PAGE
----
Theodore Roosevelt early acquired the reputation of being abundantly able to protect himself and his interests, his aptitude along such lines being brought out in bold relief by what is remembered in the West as the Marquis De Mores incident. Marquis De Mores was a Frenchman by birth and a western ranchman through preference. He went West heralded as a dualist of great reputation, and located upon a ranch some miles distant from that of the subject of this article. Although thoroughly an honorable man, he believed in governing the country by force, and it was the popular impression that the cowboys in his employ were "killers" and ready to fight at the drop of the hat. Soon after De Mores had established his headquarters in a town called Medora, Roosevelt's cowboys and those in De More's employ became involved in a dispute over some cattle, which resulted in a pitched battle between the disputants. Victory, and a decisive one, perched upon the Roosevelt standard. De More's anger and chagrin were boundless when he learned of the outcome of the affair, and he informed his men that, if they could not whip Roosevelt's cowboys, he, personally, could whip their boss, and that some day he would go to Roosevelt's ranch and accomplish such a task. Roosevelt heard of this threat and sent immediate word to De Mores that he need not trouble to undertake the journey to his (Roosevelt's) ranch, but that he would meet him halfway, at any designated point, when any differences could be speedily, if not peacefully, adjusted. Marquis De Mores did not choose to seriously consider our friend's message, and the impression became prevalent and widespread in that section of the country that the Frenchman's hand had been "called" and that he had been found bluffing.

"Gameness" Was Needed: Roosevelt Had Plenty

In those days, if there was one attribute of character and make-up more thoroughly acceptable than another, to the average westerner, it was the "gameness" a man possessed and displayed at an opportune time, such qualities always proving the open sesame to the regard and affections of the men of the camp. The De Mores episode gained for Roosevelt no little distinction. Contrary to predictions, his cattle industry proved to be a financial success. The cattle wintered well in the "bad lands," and, from there, he shipped some of the finest beeves ever placed in the Chicago market. He remained in the business for about three years, when he found himself the owner of several thousand head of cattle, splendid ranch houses, and corrals, and no doubt he could have remained in the business and become one of the cattle kings of the West. But by that time he had obtained what he went West for,—vigorous health and an iron constitution, the result of his labor and life on the plains, had come to him and he was ready for greater things. He gave to the people of the West an example of splendid integrity and forceful character, early winning their esteem and loyalty, the possession of which he has never forfeited but rather increased by the continued exercise of the sturdy independence which found such early expression among a people whose pluck and perseverence in the upbuilding of a great and new country has been immortalized in song and legend.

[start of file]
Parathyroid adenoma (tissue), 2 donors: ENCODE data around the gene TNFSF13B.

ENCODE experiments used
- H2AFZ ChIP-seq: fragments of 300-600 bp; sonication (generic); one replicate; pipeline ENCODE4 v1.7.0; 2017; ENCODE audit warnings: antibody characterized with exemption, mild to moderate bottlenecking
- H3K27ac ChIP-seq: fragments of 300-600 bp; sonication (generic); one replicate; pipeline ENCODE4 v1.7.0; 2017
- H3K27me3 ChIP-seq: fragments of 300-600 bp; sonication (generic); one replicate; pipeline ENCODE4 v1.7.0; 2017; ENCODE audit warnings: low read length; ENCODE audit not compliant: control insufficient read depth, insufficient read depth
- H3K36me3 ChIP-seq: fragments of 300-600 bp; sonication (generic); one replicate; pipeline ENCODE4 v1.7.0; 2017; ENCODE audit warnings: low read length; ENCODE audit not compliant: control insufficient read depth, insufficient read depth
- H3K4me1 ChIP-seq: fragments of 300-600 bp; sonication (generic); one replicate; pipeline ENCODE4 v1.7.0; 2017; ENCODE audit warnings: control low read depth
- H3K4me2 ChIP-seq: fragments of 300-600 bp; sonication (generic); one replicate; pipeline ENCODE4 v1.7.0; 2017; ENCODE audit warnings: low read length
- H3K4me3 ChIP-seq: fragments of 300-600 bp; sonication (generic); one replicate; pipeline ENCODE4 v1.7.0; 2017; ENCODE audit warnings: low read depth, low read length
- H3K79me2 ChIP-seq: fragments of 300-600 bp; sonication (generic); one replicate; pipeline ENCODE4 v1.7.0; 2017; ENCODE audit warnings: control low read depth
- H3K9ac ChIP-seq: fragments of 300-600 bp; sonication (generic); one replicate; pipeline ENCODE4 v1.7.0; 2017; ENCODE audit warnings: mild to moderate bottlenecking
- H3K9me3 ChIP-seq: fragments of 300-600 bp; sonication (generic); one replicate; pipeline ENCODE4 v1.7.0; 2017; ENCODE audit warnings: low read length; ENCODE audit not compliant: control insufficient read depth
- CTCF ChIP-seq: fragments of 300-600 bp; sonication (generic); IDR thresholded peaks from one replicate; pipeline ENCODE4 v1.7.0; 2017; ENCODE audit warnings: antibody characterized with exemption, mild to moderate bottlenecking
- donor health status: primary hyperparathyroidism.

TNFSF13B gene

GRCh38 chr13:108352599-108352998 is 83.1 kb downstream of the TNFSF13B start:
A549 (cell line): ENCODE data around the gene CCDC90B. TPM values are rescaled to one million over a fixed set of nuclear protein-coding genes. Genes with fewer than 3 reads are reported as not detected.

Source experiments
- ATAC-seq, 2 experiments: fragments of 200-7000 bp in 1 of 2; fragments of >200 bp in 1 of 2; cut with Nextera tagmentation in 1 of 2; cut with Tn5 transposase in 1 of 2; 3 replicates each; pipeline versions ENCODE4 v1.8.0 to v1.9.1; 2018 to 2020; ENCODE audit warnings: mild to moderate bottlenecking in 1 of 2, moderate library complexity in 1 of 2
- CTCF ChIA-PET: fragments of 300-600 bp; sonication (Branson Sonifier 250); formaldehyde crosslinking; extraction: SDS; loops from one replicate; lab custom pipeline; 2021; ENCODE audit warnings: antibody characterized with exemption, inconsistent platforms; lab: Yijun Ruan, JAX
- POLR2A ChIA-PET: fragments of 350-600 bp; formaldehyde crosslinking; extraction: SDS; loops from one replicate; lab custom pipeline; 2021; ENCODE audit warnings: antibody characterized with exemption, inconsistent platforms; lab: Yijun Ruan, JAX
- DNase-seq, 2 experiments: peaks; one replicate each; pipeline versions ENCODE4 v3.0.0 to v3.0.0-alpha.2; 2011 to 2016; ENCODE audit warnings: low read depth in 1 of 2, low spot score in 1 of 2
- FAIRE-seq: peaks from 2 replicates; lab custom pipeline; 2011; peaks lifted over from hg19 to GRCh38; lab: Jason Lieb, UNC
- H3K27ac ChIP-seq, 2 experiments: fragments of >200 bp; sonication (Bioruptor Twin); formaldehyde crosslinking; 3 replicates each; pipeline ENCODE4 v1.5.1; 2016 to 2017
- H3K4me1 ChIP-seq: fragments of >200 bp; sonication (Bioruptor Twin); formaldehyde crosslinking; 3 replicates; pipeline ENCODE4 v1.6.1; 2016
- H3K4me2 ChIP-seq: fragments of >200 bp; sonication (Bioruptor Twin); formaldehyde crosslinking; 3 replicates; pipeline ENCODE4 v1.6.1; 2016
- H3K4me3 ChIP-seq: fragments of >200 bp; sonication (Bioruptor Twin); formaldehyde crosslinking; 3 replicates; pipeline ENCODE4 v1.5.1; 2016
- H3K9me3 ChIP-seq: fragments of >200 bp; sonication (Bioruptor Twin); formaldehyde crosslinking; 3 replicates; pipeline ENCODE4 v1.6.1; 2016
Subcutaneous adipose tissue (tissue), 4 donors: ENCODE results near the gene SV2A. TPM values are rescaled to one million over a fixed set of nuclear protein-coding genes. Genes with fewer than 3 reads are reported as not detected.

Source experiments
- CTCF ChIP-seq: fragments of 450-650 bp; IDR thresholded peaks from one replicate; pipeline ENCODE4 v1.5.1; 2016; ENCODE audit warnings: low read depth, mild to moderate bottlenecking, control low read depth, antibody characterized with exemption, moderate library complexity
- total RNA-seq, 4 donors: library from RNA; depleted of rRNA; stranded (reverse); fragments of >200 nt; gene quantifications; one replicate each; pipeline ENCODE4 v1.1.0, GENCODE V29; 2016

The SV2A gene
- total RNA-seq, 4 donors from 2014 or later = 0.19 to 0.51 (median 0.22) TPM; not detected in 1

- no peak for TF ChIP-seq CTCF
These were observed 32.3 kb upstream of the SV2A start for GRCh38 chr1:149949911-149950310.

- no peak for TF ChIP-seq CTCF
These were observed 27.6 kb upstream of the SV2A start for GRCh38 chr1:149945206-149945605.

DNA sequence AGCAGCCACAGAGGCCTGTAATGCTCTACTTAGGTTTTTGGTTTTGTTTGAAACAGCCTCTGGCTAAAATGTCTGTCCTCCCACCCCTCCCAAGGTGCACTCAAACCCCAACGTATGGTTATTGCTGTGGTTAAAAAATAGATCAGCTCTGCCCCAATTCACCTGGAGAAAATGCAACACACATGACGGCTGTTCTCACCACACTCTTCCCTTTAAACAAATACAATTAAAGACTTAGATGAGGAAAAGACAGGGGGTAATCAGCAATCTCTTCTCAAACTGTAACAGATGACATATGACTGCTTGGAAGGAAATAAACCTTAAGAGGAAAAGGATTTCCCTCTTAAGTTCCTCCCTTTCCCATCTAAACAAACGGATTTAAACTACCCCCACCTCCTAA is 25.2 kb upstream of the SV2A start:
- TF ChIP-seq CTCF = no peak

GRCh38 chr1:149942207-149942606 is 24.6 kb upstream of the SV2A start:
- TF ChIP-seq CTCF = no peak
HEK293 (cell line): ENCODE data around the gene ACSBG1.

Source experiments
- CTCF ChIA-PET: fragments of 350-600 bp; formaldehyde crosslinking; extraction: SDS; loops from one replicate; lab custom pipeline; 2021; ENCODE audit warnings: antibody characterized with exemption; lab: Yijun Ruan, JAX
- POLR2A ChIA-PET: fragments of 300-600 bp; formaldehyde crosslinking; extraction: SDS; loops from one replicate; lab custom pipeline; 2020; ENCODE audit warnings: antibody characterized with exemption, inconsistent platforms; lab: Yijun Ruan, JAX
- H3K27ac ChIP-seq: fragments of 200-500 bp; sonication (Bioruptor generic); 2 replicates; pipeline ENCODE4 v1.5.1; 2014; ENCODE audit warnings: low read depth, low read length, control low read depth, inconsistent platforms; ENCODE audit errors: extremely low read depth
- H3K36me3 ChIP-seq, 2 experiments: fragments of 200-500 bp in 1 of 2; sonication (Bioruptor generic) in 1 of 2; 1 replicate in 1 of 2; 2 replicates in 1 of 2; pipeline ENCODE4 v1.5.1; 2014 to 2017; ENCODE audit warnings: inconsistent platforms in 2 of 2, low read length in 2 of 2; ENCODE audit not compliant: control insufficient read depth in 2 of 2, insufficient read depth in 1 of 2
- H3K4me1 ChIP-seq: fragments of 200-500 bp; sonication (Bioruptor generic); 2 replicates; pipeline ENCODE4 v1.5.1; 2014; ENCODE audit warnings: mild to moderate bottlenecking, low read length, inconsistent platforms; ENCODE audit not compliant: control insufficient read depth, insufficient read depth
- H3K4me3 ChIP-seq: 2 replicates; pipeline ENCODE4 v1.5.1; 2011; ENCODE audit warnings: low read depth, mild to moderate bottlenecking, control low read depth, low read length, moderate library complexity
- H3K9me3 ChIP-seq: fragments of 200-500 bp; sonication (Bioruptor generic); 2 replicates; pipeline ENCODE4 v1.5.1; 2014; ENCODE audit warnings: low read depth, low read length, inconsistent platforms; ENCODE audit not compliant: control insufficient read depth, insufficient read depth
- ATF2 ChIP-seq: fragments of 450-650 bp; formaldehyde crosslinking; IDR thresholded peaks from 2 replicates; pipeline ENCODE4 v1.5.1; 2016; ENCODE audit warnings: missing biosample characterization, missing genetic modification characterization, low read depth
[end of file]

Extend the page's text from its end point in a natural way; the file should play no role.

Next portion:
His Frontier Life Was amply Worth the While

As a legislator, police commissioner, governor, and soldier, he has proved his capacity and worth, performing his work well and conscientiously. His fellow citizens, regardless of geographical distribution, believe that he will not be found wanting in the discharge of the exacting duties of his present exalted station, and his career may well be an inspiration to American youths. To all who have ever lived the untrammeled life of plain and mountain, the sweet memory of it abideth forever. To our President the freedom of it still strongly appeals, and we find him making occasional excursions into a country where the pleasures of the camp and the chase are still to be found, and where democracy prevails. To live as he did, and accomplish what he has, meeting the conditions of a new country, gaining health, strength, and a knowledge of men, was indeed worth while.

Title: In the West, Theodore Roosevelt Won His Health and Strenuousness

Periodical: Success

Source: Harvard College Library, Widener Library, Roosevelt 332.C64i

Date: January 1902

Topic: Congress of Rough Riders

People: Roosevelt, Theodore, 1858-1919